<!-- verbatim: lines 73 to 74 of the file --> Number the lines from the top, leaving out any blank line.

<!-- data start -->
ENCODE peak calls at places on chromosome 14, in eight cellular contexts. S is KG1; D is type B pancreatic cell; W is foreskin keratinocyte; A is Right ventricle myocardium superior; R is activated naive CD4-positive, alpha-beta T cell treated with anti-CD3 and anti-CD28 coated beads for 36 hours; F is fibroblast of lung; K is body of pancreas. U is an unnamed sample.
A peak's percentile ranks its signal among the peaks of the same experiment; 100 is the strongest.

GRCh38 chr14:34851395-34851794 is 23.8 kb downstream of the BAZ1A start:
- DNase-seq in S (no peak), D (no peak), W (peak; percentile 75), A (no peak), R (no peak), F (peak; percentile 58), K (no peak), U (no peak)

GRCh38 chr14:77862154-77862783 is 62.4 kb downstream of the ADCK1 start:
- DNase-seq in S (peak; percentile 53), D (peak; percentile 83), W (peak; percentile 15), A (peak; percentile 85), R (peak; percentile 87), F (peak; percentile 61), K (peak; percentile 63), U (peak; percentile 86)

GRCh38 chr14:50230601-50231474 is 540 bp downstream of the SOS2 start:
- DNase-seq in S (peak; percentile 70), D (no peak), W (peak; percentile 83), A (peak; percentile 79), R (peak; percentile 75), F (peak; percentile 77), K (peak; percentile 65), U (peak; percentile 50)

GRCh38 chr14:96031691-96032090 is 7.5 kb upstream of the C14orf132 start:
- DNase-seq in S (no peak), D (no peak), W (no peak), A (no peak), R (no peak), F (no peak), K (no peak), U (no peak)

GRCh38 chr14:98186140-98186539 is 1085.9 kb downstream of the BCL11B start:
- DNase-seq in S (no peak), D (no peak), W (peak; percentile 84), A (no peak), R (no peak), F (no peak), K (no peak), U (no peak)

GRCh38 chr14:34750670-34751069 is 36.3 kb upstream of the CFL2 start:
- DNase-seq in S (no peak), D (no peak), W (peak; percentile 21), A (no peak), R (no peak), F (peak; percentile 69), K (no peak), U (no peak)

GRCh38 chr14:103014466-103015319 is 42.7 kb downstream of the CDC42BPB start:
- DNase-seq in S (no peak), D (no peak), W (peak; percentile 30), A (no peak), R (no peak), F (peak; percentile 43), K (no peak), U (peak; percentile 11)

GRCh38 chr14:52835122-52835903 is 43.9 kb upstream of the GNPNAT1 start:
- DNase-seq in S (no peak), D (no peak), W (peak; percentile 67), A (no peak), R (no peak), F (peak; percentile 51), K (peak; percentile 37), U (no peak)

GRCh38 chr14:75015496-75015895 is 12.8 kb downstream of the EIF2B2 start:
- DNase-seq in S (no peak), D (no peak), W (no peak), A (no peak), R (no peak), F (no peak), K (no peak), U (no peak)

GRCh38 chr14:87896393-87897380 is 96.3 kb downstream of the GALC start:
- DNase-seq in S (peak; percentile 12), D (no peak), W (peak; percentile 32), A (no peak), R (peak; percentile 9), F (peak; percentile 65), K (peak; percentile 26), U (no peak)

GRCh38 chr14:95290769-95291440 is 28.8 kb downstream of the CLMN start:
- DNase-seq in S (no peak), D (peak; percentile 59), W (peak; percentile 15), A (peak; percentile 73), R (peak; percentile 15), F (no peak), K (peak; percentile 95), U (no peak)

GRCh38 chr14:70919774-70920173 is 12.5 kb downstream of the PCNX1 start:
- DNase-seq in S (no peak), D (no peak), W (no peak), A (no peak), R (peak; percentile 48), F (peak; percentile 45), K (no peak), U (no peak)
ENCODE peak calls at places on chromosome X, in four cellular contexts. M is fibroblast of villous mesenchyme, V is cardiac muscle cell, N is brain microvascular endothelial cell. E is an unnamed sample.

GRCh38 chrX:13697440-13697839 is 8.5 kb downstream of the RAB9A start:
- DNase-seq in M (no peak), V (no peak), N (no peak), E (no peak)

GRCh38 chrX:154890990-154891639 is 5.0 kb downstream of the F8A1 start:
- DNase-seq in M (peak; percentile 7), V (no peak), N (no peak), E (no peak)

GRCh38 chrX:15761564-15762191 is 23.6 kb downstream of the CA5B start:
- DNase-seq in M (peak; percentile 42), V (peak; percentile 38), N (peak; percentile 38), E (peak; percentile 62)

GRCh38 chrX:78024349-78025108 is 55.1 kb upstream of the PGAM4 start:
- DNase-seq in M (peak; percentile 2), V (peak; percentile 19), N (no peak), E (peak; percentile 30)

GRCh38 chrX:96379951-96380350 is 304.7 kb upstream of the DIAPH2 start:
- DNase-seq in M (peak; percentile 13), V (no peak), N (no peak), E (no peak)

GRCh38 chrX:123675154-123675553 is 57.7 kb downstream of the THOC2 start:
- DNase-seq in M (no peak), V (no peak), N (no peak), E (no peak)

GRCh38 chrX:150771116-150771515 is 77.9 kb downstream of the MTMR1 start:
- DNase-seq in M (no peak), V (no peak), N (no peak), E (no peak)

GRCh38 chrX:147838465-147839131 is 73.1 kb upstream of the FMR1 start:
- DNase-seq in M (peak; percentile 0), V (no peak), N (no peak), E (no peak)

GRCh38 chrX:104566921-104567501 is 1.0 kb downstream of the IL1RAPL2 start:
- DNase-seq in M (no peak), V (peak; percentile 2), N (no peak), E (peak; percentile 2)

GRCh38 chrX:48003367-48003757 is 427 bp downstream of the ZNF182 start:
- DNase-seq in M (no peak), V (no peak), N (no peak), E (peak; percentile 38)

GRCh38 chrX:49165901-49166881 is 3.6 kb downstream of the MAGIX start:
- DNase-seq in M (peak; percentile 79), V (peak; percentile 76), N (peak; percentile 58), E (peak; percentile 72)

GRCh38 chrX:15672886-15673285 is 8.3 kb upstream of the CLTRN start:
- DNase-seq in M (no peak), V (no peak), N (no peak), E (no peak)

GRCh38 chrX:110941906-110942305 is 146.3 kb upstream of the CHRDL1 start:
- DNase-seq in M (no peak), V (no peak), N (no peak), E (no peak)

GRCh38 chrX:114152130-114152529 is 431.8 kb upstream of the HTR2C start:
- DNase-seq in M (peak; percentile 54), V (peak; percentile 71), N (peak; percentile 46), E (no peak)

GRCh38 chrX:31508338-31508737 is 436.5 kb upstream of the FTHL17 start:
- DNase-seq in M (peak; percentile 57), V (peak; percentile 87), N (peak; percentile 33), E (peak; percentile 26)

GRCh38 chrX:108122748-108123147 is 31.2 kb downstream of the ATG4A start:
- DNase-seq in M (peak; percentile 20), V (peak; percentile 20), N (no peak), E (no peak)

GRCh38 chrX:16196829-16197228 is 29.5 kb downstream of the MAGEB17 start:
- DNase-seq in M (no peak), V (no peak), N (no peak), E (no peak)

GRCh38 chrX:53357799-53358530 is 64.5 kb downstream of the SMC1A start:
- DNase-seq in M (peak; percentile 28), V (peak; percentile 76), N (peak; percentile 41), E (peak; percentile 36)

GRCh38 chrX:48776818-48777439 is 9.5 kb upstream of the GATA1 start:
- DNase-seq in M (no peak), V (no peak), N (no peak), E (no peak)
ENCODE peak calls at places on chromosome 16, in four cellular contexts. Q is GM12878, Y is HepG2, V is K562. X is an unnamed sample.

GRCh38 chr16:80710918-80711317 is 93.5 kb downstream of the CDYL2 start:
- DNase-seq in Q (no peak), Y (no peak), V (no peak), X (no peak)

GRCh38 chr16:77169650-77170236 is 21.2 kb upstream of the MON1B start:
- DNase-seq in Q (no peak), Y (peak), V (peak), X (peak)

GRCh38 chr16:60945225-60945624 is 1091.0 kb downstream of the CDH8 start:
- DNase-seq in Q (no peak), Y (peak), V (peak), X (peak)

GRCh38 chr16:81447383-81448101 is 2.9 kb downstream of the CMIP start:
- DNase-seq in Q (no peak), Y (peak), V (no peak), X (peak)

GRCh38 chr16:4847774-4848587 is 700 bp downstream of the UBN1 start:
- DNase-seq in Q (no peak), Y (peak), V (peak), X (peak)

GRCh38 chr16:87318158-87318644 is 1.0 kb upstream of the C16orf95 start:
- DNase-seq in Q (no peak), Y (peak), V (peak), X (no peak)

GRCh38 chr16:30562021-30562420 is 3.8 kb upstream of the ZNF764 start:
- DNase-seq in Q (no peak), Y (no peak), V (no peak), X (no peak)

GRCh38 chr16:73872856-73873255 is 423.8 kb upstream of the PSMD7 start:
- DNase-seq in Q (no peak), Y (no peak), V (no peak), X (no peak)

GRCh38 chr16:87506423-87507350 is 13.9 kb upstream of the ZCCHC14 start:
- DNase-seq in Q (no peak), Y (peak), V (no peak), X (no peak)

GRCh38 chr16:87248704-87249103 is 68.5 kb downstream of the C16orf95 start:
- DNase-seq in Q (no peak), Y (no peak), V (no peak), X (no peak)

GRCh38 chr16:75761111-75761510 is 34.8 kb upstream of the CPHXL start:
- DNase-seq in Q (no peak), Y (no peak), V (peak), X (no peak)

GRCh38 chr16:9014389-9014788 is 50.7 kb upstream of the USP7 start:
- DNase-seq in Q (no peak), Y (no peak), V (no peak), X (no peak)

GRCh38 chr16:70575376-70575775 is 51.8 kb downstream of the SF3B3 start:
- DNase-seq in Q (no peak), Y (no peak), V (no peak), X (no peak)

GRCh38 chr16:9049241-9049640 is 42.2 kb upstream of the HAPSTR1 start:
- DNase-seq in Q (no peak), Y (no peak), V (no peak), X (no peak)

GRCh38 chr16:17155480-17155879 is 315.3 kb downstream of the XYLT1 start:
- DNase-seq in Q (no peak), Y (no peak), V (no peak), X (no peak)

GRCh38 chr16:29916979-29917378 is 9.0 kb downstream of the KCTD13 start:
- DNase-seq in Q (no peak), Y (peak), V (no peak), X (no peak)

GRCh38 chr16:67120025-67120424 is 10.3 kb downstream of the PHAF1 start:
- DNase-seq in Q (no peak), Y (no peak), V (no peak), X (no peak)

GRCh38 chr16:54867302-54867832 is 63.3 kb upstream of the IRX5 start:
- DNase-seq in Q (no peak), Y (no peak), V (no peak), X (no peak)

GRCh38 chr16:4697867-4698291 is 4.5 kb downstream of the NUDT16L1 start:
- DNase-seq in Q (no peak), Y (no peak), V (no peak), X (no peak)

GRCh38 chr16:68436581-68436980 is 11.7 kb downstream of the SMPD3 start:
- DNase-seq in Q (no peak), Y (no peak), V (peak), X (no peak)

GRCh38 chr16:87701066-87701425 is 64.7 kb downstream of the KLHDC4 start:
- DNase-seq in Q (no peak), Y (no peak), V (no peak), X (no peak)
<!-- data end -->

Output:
GRCh38 chr16:81447383-81448101 is 2.9 kb downstream of the CMIP start:
- DNase-seq in Q (no peak), Y (peak), V (no peak), X (peak)